|Senator Tim Johnson (Democrat)|
Johnson was born and bred in "The Mount Rushmore State." A fourth-generation
South Dakotan, Johnson is the son of a college professor father and a
homemaker mother. He grew up in the southeastern region of the state where
agricultural interests dominate.
He attended the University of South Dakota, graduating a member of Phi Beta Kappa before earning a Masters in political science and a law degree from the same school. After a brief stint working in Michigan as a budget analyst in the state Senate while his wife attended graduate school, Johnson returned to South Dakota in 1975 to start his law practice in Vermillion.
Within three years of his return, Johnson made a run for the state house in 1978. For the next eight years, Johnson worked in the House and then the state Senate before making a run for the U.S. House seat being vacated by then-Congressman Tom Daschle.
Johnson defeated Dale Bell, a 36-year-old steakhouse owner, 59 to 41 percent in his 1986 run for the House. Johnson, who had worked well with the popular GOP governor and had developed a moderate reputation, easily defeated Bell who ran on a red-meat platform, promising to fight beef imports and to block funding for any federal agency that discouraged consumption of red meat.
Once in Washington, Johnson built a slightly left-of-center record, breaking with his party on occasion to endorse the balanced budget amendment and later to lift the arms embargo on Bosnia. For the most part he focused on agriculture support and infrastructure projects deemed critical for the state's economic development.
In 1995, the four-term Congressman decided to make a bid for the Senate against Republican Sen. Larry Pressler. Pressler, who had built his career as a pragmatic, constituency-service politician, began to endorse more and more conservative ideas as he rose through the Senate's ranks. When the GOP took control of the Senate in 1994, Pressler was named the chairman of Senate Commerce Committee and given the task of deregulating the telecommunications industry. In South Dakota, Pressler promised his work would lead to lower phone and cable rates. But after the bill was signed, rates inched higher and Johnson blamed the new law.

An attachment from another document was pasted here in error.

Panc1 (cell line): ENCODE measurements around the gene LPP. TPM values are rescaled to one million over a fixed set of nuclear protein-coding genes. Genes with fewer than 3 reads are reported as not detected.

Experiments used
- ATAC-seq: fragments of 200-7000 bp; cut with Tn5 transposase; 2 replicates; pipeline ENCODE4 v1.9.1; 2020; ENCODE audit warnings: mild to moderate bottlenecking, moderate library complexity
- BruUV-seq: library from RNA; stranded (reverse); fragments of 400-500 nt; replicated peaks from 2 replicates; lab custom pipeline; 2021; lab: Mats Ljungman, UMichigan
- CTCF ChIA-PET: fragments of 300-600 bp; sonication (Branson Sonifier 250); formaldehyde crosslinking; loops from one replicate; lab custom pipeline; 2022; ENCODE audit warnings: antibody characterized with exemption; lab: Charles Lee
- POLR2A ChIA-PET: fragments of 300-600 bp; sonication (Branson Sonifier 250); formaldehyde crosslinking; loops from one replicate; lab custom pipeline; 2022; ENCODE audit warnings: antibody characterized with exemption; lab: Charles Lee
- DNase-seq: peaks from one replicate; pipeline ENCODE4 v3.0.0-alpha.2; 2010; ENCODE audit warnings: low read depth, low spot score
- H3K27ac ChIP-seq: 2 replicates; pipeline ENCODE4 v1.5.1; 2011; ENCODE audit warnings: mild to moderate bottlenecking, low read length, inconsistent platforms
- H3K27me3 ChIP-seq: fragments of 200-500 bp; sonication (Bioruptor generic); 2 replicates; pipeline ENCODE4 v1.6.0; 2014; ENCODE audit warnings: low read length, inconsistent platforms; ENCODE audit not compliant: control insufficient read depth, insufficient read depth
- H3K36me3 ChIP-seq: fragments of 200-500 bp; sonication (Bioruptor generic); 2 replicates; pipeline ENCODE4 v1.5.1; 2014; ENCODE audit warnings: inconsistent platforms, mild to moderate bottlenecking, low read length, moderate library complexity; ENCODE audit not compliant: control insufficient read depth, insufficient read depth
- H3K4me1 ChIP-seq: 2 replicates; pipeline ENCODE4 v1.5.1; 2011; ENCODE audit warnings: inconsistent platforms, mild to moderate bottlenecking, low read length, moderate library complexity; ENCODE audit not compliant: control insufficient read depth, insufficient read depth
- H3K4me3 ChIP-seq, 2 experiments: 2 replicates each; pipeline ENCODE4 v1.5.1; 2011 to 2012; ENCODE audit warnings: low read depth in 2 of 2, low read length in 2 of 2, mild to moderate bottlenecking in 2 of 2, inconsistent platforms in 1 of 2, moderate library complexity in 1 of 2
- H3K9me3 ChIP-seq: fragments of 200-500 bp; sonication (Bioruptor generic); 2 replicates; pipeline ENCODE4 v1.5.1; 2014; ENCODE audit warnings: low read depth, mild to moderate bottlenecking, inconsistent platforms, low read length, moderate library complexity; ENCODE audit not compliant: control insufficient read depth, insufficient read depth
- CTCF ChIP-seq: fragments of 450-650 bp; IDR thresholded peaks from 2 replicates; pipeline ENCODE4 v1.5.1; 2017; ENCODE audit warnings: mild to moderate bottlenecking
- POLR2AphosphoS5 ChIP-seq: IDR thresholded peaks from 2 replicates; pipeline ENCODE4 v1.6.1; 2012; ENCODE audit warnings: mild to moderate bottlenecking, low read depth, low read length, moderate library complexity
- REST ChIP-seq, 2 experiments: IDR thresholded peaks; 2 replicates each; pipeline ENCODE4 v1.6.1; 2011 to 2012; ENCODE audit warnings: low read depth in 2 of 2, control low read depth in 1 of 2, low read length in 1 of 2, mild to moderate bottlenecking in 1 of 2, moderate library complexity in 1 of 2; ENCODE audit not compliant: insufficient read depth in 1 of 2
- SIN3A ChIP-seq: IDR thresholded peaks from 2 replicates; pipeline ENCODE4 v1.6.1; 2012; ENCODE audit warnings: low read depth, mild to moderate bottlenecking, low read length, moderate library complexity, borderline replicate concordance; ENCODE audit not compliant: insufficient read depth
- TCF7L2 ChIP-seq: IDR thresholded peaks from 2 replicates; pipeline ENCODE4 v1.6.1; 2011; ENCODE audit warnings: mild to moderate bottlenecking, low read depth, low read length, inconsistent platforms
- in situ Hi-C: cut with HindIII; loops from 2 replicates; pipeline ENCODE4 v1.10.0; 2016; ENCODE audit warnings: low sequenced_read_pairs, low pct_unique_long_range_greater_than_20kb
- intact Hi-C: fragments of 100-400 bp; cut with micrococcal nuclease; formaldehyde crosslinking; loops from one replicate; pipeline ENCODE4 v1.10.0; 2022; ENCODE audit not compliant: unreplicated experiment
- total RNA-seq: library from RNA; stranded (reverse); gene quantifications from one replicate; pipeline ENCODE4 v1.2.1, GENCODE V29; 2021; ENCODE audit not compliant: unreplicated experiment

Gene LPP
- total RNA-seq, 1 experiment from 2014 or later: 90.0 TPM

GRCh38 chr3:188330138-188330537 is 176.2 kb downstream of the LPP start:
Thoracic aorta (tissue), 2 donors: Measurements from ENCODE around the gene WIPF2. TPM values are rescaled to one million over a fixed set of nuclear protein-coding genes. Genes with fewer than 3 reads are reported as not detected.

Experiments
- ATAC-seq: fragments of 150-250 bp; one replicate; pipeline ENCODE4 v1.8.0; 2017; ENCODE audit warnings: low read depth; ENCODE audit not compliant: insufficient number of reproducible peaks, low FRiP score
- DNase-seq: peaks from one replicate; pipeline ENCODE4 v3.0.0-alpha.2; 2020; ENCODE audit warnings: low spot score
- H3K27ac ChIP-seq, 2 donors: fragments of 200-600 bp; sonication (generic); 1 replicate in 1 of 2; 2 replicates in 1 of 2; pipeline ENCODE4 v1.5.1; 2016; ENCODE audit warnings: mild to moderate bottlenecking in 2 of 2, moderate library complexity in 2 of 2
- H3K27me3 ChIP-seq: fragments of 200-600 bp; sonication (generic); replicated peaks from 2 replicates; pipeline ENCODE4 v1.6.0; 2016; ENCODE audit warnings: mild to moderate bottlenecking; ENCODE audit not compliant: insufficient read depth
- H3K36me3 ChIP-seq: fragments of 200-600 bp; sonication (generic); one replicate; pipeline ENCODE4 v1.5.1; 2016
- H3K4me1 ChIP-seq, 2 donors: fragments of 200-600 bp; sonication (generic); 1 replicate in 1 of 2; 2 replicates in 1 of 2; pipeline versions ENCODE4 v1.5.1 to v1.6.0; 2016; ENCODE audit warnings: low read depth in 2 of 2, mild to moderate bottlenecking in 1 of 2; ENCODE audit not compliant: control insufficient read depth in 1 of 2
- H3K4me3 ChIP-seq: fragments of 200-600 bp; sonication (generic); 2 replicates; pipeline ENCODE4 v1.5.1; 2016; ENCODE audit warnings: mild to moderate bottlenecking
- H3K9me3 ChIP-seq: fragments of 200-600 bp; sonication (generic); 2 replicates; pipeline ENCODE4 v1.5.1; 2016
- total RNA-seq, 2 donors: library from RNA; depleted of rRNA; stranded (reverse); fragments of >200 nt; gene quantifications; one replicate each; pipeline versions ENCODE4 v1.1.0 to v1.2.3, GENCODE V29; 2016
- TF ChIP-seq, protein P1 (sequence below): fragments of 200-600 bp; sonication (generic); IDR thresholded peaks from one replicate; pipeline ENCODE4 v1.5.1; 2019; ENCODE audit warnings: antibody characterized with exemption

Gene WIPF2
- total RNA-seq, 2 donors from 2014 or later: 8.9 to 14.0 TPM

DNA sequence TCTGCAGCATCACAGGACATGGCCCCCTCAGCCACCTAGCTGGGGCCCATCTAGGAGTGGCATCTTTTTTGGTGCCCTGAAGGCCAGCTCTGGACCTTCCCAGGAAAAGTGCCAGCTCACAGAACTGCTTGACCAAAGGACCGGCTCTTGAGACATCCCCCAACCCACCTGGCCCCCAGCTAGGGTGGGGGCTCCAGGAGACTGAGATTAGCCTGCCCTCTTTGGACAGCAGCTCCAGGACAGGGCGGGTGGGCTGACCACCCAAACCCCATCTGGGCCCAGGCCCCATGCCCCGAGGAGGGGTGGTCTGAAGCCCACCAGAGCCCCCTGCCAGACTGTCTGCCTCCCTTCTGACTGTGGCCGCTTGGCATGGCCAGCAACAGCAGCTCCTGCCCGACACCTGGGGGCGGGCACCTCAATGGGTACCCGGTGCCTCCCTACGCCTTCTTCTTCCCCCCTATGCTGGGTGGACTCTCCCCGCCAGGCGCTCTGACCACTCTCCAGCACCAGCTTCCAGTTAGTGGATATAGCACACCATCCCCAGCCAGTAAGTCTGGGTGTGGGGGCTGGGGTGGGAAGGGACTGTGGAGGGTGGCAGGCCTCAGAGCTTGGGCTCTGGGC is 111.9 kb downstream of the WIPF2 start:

Johnson, a Democrat who opposes abortion and had shown a willingness to cross party lines, portrayed himself as the moderate candidate and Pressler as a Newt Gingrich clone who had lost touch with his roots.
The campaign was a pricey one, especially for a state with low media costs. Pressler spent more than $5 million, mainly on advertising, while Johnson shelled out $3 million. In the end the election was close. In eastern South Dakota, Johnson swept most of the counties, but as the voting moved west into the rancher region, Pressler gained strength. In the end, Johnson edged out Pressler by 8,579 votes out of more than 324,000 cast.
His South Dakota colleague, the Senate's then-Minority Leader Tom Daschle, made sure Johnson landed on committees key to his future political success, including Agriculture, Banking, Budget and Indian Affairs.
Johnson developed a voting record that was generally liberal, except for issues like abortion which he has consistently opposed. He also endorsed a bill that would require federal prisoners to help pay for their healthcare if they have the financial resources.
As a member of the Appropriations Committee, Johnson delivered additional federal aid for agriculture and other projects deemed critical to his constituents, including transportation funding.
In 2002, Johnson continued to focus on issues like prescription drug coverage (he sponsored one of the major bills considered, but not enacted by the Senate) and targeting agriculture benefits to more small and mid-size farms. He also pushed for tax relief, proposing a scaled elimination of the so-called "marriage penalty" tax and voting for President Bush's $1.3 billion tax cut.
As he entered his reelection campaign, Johnson was the top target of the GOP, who are fighting to regain the seat lost when Vermont Sen. Jim Jeffords left the Republican party. Despite his largely moderate record, his opponent, U.S. Rep. John Thune, as well as many independent groups, labeled Johnson a liberal.
More than a year ago, the Almanac of American Politics had already decided that 2002 "could be one of the country's most seriously contested Senate races, in one of its smallest states."
--By Lee Banville, Online NewsHour